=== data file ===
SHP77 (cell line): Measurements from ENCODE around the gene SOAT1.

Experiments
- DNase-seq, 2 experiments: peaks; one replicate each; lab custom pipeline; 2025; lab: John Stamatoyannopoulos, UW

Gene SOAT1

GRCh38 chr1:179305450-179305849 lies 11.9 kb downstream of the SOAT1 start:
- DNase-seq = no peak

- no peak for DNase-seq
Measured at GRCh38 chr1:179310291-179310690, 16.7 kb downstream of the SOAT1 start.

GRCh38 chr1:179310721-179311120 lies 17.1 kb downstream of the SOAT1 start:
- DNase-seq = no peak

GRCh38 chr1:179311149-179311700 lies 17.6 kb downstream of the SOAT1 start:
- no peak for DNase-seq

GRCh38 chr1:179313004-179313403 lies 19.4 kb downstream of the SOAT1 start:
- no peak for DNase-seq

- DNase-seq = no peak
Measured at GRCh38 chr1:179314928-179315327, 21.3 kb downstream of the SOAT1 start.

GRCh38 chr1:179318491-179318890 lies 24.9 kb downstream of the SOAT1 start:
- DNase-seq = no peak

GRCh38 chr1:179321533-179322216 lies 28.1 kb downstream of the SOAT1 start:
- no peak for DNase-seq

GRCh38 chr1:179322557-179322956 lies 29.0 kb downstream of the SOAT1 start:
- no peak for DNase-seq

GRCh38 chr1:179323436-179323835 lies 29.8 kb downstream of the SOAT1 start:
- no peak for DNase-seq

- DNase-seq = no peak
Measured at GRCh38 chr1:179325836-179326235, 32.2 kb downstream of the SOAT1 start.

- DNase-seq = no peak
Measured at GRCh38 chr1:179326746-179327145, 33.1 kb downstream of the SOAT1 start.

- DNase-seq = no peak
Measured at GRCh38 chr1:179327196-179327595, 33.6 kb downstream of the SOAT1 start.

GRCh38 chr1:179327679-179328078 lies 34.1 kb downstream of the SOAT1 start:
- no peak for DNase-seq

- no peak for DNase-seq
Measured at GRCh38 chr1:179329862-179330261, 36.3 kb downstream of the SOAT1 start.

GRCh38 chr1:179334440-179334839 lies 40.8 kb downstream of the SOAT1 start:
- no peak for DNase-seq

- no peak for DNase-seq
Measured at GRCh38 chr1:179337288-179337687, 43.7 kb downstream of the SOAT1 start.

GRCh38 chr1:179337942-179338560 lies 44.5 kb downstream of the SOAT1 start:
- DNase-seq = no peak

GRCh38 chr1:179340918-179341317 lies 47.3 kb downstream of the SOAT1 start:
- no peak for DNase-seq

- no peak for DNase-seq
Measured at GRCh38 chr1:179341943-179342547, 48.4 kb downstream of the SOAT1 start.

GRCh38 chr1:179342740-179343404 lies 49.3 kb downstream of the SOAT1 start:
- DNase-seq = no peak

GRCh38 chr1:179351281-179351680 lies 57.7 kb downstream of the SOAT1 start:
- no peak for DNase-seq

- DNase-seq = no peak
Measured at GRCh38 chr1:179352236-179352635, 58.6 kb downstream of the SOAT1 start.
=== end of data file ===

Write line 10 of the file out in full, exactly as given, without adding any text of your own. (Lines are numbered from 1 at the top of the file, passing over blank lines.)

- DNase-seq = no peak